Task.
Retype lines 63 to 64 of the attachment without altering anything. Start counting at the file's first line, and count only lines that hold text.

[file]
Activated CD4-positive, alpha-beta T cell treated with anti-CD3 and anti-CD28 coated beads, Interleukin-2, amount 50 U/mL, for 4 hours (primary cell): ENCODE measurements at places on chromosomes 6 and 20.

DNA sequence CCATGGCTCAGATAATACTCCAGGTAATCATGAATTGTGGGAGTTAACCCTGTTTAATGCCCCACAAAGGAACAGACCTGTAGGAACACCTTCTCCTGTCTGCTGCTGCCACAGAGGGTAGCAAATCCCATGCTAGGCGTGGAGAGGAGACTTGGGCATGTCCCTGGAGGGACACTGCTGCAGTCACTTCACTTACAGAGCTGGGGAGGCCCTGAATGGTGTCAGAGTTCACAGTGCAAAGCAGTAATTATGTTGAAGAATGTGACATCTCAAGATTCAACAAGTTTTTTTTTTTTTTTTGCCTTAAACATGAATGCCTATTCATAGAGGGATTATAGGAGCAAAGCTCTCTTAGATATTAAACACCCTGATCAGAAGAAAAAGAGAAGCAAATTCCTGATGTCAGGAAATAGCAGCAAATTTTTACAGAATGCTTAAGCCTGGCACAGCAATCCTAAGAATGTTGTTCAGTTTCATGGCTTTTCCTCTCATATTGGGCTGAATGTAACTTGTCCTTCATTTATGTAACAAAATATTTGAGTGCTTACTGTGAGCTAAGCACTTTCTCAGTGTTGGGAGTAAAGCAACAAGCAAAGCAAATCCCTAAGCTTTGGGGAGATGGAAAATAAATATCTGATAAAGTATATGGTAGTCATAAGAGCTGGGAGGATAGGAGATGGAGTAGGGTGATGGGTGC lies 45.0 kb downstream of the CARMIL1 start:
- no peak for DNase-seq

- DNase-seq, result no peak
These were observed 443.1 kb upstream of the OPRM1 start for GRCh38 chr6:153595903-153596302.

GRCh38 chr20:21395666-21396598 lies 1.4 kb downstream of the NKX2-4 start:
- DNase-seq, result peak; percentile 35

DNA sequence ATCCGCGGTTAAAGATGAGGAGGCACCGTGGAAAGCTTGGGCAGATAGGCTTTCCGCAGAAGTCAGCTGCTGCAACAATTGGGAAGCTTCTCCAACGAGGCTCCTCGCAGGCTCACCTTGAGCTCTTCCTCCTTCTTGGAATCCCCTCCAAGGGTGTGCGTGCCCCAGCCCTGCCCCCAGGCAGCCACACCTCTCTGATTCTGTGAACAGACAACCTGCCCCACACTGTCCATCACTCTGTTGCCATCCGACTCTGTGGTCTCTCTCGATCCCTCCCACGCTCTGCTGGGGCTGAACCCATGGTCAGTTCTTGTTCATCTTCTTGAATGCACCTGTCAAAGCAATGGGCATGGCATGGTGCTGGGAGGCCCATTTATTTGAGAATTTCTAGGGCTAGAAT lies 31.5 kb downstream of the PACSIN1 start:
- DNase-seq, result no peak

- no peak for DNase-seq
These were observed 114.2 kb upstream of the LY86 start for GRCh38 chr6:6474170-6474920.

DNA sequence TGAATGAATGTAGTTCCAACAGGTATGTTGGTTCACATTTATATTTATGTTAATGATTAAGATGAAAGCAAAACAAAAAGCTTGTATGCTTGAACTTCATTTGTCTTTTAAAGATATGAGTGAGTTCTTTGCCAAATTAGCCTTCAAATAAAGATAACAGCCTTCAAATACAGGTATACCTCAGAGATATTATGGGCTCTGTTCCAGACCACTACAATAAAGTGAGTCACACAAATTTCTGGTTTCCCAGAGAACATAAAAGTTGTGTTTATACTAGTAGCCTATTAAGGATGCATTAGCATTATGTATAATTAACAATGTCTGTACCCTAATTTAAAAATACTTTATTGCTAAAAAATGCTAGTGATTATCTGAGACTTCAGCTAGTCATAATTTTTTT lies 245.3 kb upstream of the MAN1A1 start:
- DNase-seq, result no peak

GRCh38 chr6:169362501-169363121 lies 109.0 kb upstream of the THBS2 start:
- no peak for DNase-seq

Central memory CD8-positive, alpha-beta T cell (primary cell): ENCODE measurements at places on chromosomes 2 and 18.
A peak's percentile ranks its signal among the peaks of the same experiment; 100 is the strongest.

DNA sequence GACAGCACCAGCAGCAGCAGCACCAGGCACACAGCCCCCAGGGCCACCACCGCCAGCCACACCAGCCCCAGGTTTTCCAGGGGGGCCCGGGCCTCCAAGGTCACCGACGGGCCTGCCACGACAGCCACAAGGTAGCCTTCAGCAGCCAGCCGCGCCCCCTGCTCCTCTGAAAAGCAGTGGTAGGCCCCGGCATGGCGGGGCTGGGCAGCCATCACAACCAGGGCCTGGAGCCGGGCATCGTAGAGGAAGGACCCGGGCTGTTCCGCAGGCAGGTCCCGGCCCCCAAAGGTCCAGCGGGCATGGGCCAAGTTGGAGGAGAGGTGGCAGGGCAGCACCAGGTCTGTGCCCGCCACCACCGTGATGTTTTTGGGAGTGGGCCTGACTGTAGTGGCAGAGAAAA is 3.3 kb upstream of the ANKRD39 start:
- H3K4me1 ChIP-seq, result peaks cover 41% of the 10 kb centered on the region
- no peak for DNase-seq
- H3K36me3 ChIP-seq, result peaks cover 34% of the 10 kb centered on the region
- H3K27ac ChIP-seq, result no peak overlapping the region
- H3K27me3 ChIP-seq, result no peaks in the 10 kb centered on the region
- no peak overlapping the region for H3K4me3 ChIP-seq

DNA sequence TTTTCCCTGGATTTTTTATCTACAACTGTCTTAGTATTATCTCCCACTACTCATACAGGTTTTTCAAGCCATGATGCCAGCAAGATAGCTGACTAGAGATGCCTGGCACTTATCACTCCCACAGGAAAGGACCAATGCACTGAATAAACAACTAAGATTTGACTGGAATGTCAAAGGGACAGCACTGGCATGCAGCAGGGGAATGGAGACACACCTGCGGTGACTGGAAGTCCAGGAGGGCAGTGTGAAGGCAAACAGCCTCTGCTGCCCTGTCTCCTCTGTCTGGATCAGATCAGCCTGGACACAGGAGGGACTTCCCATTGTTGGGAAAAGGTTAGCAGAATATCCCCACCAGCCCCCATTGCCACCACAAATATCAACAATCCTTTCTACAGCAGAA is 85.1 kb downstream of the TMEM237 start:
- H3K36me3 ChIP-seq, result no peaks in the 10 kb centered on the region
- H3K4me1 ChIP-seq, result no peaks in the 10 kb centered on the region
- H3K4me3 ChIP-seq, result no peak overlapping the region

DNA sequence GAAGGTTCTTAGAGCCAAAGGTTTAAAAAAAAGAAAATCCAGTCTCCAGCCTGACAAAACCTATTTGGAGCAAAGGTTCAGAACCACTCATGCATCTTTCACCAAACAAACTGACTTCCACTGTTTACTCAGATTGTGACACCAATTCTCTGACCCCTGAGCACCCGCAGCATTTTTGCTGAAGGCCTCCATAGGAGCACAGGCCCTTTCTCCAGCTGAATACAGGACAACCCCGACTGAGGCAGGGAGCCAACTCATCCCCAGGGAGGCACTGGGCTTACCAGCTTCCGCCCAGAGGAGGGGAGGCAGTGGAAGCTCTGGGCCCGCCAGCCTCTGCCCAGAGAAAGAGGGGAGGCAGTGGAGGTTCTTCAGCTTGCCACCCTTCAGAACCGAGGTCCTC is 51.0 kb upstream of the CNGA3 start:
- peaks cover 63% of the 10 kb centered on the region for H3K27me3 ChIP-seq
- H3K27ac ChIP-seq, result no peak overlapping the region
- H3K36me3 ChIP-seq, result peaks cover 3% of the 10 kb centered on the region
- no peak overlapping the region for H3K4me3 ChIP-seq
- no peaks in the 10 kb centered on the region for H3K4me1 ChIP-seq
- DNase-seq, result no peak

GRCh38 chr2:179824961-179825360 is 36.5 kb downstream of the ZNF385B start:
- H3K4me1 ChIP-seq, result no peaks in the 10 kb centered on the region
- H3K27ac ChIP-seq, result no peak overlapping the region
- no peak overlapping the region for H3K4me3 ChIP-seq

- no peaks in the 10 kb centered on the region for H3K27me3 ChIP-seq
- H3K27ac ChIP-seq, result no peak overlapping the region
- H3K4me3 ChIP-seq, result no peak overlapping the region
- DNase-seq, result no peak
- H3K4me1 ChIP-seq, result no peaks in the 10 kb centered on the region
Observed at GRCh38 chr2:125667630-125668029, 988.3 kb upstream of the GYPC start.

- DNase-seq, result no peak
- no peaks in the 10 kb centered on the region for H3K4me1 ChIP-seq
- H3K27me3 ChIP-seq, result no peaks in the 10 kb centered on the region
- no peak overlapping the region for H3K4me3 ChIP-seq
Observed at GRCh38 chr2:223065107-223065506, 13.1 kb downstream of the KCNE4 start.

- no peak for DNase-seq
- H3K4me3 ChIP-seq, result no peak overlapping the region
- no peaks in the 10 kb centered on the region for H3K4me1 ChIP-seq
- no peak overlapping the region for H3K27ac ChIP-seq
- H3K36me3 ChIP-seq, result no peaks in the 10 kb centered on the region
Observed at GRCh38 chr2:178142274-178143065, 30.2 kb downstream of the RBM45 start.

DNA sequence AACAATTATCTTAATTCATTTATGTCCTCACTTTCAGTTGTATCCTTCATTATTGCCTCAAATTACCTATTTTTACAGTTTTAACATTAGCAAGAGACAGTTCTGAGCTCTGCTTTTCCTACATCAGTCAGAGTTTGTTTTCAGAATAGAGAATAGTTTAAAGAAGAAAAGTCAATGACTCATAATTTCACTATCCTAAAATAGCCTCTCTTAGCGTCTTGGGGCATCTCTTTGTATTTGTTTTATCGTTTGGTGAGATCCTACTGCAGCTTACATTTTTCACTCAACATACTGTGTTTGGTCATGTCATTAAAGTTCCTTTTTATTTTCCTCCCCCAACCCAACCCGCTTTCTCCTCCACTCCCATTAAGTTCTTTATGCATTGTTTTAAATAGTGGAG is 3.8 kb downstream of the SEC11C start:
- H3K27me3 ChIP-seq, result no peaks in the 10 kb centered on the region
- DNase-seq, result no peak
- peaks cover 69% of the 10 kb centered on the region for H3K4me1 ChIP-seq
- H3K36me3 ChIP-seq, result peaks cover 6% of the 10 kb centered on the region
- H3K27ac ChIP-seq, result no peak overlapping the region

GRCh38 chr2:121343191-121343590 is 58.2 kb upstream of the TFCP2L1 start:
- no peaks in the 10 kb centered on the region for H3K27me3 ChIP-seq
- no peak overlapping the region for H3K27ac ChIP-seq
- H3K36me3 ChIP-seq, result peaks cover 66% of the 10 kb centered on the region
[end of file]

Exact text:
GRCh38 chr2:121343191-121343590 is 58.2 kb upstream of the TFCP2L1 start:
- no peaks in the 10 kb centered on the region for H3K27me3 ChIP-seq